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Bernstein Project Feedback & Results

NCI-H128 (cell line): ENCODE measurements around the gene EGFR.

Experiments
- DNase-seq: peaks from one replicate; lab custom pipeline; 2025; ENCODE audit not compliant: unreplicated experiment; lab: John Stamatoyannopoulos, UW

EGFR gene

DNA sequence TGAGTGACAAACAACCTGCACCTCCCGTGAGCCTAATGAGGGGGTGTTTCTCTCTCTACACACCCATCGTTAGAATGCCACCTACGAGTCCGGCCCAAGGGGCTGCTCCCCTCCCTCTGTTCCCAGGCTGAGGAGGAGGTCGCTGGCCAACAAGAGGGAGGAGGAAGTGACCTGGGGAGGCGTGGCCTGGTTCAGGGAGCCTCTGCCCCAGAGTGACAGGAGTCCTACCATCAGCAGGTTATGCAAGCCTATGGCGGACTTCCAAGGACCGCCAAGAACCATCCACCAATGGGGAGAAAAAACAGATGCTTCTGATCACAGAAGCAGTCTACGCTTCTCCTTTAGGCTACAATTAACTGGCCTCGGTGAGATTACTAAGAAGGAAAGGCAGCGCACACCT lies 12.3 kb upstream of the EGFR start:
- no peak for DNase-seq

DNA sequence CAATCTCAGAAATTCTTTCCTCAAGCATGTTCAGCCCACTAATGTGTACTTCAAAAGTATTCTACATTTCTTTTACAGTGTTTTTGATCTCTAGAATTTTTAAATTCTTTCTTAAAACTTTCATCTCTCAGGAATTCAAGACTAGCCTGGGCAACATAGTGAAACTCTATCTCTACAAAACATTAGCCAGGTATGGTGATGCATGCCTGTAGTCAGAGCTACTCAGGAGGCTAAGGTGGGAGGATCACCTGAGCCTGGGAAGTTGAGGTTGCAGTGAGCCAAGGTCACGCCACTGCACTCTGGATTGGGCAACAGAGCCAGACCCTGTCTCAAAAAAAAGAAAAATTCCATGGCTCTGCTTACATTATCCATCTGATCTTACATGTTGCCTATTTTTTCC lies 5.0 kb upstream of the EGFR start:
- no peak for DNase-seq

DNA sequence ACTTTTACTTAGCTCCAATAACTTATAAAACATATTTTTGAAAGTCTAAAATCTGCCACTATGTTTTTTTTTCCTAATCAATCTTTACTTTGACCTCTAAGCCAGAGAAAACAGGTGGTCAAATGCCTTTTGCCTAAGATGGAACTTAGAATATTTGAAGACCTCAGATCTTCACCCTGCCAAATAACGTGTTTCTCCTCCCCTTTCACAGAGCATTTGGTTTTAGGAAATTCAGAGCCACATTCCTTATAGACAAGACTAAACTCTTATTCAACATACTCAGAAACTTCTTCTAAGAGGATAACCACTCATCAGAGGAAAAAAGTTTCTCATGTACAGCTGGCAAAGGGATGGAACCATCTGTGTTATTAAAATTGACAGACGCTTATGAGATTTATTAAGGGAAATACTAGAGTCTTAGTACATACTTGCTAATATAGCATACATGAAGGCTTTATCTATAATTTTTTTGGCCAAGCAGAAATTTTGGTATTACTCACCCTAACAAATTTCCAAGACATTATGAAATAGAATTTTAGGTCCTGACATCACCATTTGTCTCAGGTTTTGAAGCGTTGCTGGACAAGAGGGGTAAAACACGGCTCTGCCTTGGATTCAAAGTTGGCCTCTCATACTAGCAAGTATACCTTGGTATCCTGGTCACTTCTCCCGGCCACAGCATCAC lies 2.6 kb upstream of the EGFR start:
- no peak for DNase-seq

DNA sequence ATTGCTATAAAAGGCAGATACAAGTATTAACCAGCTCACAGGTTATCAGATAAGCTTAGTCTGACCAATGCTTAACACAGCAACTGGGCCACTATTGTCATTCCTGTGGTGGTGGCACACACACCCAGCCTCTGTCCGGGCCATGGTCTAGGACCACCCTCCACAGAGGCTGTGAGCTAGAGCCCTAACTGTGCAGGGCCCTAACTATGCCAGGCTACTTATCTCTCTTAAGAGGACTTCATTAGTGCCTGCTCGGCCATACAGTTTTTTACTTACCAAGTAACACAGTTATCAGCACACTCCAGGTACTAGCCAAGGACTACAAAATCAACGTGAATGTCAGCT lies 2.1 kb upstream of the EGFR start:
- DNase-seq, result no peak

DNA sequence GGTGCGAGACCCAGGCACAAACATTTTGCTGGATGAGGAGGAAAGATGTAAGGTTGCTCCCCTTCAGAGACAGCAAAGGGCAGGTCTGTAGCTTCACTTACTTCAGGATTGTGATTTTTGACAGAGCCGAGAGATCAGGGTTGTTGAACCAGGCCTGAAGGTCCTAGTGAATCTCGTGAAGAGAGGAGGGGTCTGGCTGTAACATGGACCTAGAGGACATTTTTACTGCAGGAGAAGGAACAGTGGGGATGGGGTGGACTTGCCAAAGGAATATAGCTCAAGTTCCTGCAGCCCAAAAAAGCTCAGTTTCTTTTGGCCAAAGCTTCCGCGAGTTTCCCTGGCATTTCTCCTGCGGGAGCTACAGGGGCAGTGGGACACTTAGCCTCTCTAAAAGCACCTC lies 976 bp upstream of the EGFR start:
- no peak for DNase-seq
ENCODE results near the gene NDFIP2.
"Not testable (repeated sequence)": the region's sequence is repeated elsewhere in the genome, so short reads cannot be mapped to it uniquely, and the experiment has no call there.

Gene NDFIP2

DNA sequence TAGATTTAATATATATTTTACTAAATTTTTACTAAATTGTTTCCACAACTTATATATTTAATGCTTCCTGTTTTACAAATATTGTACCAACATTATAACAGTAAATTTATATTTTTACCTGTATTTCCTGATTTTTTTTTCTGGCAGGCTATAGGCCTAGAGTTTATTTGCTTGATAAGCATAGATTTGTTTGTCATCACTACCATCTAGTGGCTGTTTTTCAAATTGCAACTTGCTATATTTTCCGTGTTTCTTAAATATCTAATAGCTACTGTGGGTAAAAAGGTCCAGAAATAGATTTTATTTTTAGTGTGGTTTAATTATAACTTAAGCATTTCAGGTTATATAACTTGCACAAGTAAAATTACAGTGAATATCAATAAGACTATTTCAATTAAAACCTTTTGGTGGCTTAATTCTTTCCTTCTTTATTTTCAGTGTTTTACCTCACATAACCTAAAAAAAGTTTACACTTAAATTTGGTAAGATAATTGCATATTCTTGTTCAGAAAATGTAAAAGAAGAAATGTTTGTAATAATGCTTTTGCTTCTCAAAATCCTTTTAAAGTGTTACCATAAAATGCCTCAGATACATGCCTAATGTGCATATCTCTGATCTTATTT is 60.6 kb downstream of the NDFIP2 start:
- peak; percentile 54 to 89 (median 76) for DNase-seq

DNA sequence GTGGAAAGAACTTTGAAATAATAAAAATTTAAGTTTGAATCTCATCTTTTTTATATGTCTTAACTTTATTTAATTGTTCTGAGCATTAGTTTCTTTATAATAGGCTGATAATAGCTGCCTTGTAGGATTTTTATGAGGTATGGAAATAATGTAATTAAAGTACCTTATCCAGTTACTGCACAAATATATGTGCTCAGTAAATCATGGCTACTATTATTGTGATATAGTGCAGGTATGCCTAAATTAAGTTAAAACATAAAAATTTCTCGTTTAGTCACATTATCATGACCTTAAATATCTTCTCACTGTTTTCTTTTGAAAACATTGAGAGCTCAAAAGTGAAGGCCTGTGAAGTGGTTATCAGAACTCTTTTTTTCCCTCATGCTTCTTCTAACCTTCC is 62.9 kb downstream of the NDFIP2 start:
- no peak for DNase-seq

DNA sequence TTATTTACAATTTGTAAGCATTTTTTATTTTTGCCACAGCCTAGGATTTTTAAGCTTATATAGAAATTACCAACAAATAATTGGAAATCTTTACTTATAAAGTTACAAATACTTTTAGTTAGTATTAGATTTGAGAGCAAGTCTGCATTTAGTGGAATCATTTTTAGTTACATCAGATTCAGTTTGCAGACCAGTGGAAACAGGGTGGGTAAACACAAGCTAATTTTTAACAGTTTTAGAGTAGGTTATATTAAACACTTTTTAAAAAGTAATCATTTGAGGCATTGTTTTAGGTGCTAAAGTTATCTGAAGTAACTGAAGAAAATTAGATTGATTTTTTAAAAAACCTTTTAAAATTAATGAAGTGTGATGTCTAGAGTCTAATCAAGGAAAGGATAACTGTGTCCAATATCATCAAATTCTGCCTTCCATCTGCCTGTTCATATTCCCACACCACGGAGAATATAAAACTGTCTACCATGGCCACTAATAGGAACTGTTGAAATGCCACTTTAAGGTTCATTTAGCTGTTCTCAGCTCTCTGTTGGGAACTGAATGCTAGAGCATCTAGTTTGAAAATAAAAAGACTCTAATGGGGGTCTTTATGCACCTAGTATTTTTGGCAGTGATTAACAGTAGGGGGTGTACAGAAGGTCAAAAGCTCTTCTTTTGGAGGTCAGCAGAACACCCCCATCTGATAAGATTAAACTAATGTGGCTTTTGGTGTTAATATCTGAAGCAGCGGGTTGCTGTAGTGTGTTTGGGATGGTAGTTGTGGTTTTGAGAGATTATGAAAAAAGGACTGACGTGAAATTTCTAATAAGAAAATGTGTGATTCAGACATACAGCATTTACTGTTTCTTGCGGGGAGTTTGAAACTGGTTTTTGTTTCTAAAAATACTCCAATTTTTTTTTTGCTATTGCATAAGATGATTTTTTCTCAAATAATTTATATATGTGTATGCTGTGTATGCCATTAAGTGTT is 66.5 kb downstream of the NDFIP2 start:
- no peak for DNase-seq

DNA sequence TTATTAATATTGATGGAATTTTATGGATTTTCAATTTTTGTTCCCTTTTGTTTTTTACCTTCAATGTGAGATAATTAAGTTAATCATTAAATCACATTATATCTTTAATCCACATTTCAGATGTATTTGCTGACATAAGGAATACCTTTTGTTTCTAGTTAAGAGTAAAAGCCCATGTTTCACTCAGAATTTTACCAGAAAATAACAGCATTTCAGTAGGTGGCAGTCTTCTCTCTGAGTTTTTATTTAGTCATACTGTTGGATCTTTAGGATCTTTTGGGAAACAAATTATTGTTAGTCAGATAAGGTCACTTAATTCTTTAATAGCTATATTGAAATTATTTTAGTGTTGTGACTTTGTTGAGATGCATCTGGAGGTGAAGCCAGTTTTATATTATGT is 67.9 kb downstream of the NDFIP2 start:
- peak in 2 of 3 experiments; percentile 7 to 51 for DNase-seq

My courses routinely offer students more than one opportunity to demonstrate an understanding of the material found on exams. For each portion of the course students take a first version of the exam and we go over it in the following class, including explaining the grading rubric and answering questions about their individual answers. Students may take a second version of the exam made of variants on the original question themes, and the higher of the two scores is counted. I continued this practice in the course with deeper questions and web-based practice, and it is interesting to compare the benefits of this old standby teaching practice with the benefits of using first wave technology. As has been typical of my courses for many years, students do learn quite a bit more when they get feedback and have a chance to show their improved understanding. The data show that there are roughly twice as many students achieving in the 90s range with this format, and there are about half as many in the <=69 range. I appears that the majority of students move up at least one grade category, and often there are improvements of 20 or 30 points on a hundred point scale. When student understanding is the primary goal (rather than sorting or selecting students) this method has very consistent and positive results that can be tested for generalization to new contexts.


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